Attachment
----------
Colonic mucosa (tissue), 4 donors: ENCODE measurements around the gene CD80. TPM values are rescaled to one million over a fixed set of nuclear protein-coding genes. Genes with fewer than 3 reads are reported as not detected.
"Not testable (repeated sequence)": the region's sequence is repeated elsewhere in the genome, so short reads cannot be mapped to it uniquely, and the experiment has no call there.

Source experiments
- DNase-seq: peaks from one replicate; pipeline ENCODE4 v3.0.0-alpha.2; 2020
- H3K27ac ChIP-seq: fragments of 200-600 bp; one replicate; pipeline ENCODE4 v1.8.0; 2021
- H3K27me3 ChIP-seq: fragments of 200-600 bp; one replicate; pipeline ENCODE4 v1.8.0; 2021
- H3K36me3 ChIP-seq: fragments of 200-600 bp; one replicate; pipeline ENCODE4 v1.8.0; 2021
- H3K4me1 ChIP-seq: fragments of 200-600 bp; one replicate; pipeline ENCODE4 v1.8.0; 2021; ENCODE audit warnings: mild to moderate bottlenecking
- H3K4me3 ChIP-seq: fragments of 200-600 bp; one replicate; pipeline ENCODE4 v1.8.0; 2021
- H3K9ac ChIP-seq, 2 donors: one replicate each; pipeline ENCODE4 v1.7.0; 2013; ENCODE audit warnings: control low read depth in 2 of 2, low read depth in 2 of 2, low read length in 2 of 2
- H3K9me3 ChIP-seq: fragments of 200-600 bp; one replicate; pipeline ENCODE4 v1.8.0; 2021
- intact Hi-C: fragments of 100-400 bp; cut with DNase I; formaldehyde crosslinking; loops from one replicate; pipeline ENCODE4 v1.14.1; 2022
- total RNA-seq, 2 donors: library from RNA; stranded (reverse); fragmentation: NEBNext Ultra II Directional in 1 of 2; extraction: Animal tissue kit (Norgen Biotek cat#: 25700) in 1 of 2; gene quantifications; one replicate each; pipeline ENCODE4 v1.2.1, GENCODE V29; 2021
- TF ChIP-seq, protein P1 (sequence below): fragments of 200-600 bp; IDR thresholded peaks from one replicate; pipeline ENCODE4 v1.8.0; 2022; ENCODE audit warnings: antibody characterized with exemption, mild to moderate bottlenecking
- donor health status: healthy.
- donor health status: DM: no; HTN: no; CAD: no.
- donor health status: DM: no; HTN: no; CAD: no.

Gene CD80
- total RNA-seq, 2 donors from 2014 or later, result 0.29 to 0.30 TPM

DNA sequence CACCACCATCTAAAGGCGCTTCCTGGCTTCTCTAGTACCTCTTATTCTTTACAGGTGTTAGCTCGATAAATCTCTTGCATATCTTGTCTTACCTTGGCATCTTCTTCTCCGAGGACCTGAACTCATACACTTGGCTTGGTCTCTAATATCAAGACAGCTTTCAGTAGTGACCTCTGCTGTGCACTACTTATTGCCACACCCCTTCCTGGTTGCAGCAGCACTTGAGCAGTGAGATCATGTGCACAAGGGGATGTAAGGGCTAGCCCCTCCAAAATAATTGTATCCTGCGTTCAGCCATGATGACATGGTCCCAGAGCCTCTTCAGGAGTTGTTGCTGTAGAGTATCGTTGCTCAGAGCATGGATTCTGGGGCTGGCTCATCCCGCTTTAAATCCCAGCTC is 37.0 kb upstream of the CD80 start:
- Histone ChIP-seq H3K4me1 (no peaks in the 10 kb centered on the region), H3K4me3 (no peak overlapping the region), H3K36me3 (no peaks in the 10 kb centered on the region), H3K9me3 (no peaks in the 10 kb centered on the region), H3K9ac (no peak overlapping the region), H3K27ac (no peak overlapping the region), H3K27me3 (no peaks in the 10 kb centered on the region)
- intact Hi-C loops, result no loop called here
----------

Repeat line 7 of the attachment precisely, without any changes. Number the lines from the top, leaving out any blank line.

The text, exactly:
- H3K36me3 ChIP-seq: fragments of 200-600 bp; one replicate; pipeline ENCODE4 v1.8.0; 2021